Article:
Great recruiting goes far beyond referral programs. The most effective recruiters build on their personal connections and create a talent network. A talent network or “connectors” are a web of motivated people who know potential candidates and can bring those candidates to you. Below are a few ways develop your network:

  • Focus on developing a talent network rather than a talent pool.
  • Use your connectors to know when a passive candidate is about to become an active job seeker. ASK: Do you know anyone who is unhappy in their current position or that a management/company change is going to happen?
  • Motivate them to make quality referrals ASK: What can you do to help them for making the referral?
  • Build longstanding relationships with well-connected individuals. Always ask for referrals, not resumes.

  • Referral programs make a good starting point, but in the "build it and they will come" theory there are flaws, so you should always have connectors. Gladwell did a survey of 400 people and only 12 of them were exceptional connectors. When you find a connector hold onto them and keep your relationship strong. Wondering how to spot a true connector? Here’s a few key indicators:
  • They have 4 to 5 as many acquaintances as the rest of us.
  • They systematically collect and store people’s contact data. e.g. Do they use Plaxo, LinkedIn, to help them?
  • They frequently distribute news pertaining to people’s careers.
  • They know people just well enough to call them on your behalf.

  • Maintaining a well oiled network is not an easy task. It takes work and dedication. Personally, I spend 2-3 hours per week maintaining my network. A few tips to build strong or stronger networks are:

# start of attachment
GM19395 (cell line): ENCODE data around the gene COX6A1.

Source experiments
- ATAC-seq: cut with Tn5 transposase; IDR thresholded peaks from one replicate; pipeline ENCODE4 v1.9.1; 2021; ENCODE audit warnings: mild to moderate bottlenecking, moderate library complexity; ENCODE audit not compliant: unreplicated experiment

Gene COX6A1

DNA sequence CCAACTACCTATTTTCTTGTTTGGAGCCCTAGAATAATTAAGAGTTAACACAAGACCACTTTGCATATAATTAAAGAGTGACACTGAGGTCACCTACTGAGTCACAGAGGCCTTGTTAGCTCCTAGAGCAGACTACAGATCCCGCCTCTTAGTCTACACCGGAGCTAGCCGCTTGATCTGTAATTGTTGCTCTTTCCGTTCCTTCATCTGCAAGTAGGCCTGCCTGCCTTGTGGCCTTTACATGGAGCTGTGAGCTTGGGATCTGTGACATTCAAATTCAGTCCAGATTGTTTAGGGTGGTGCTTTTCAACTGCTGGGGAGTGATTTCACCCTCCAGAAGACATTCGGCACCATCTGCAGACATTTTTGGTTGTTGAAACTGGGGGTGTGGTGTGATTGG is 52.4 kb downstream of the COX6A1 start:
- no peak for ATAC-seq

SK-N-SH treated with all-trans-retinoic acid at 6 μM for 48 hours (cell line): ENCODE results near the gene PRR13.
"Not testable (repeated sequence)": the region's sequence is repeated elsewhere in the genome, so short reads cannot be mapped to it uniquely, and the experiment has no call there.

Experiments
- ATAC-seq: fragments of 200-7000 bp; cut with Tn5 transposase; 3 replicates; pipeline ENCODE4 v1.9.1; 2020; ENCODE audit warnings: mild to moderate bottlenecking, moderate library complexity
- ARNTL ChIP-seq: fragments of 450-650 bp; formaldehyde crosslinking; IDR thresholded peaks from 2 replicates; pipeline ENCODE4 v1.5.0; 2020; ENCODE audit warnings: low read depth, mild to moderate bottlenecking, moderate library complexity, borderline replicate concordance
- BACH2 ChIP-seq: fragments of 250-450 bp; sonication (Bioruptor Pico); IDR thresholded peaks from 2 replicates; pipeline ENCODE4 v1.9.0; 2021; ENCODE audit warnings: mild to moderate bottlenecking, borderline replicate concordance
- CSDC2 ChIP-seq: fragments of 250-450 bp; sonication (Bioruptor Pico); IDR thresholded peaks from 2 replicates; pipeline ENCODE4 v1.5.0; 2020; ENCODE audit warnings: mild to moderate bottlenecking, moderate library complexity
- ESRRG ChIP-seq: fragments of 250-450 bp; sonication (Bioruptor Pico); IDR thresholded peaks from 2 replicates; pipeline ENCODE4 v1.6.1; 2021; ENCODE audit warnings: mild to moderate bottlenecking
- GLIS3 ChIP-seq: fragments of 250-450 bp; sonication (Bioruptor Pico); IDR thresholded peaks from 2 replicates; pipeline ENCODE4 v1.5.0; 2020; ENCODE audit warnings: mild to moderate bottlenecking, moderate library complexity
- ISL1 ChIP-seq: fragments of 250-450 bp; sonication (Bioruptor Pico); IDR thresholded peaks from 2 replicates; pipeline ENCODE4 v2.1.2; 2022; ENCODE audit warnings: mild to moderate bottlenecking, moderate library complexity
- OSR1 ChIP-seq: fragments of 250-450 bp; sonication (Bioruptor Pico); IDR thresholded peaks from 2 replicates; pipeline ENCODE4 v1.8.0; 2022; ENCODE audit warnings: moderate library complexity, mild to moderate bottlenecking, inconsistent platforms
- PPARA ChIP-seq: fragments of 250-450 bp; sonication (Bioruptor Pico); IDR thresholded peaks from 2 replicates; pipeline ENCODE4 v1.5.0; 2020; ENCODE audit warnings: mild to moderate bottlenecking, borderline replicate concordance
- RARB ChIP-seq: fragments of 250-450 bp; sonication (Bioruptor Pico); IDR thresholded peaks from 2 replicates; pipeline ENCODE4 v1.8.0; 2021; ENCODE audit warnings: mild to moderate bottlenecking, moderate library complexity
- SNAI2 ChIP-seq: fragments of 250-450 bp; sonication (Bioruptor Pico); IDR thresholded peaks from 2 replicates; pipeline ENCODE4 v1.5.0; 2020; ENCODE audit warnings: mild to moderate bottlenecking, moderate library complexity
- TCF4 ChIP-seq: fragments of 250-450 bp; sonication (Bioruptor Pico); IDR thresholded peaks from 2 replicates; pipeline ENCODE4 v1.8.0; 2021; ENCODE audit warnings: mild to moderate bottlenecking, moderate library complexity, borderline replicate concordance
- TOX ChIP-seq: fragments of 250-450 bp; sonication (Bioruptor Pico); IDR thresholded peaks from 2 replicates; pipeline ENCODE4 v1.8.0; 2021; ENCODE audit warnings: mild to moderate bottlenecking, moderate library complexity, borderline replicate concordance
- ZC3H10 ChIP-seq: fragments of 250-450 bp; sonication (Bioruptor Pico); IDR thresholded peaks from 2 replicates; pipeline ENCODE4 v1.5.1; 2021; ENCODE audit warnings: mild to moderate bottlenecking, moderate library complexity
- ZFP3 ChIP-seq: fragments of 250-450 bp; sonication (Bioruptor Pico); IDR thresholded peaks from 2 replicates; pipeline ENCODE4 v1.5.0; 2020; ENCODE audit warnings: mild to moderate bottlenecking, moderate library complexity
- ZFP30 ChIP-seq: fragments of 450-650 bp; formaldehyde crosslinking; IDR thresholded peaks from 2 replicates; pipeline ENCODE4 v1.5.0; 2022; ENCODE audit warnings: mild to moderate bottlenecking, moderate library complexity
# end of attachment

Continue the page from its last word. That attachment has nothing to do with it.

• The same as asking referrals, don’t be afraid to ask people you are networked with if they know of anyone who would be interested.
  • Start building your network today. Ask people you know their birthdays, etc and send a card on that day.
  • Drop them a note just to see how they are doing every once in a while for no reason.
  • Sign-up for sites that allow you to network. I recommend LinkedIn.
  • Remember – it’s not the quantity of your network, but rather the quality. Choose wisely who you connect to. What purpose will they serve?

Views: 109

Comment by Ambrish Kochikar on January 28, 2010 at 9:53am
nice post, Jennifer! i'll think of it as the building blocks of building a network. i really liked the reminder right at the end. it's a very difficult task but you put a lot of sensible ideas to start developing good habits that pay off in the long run.
Comment by Charles Van Heerden on January 28, 2010 at 6:56pm
Good point about true connectors. The reality is that building our network takes time. I strong believe in pay it forward.

There are may opportunities to connect with your network, particularly if you have invested in a good database system. I have found using an app (Business Card Reader) for iPhone makes capturing of business cards a breeze. You will be surprised how many people respond after receiving new year greetings and reconnect.
Comment by Jenn Francine on January 29, 2010 at 12:05pm
Great points Ambrish! Good habits definitely go a long way, the importance of being effective is to keep at it and keeping it going. Charles I am going to have to see what they have availble for Droid in regard to a business card reader, it is yet another great way to stay connected!


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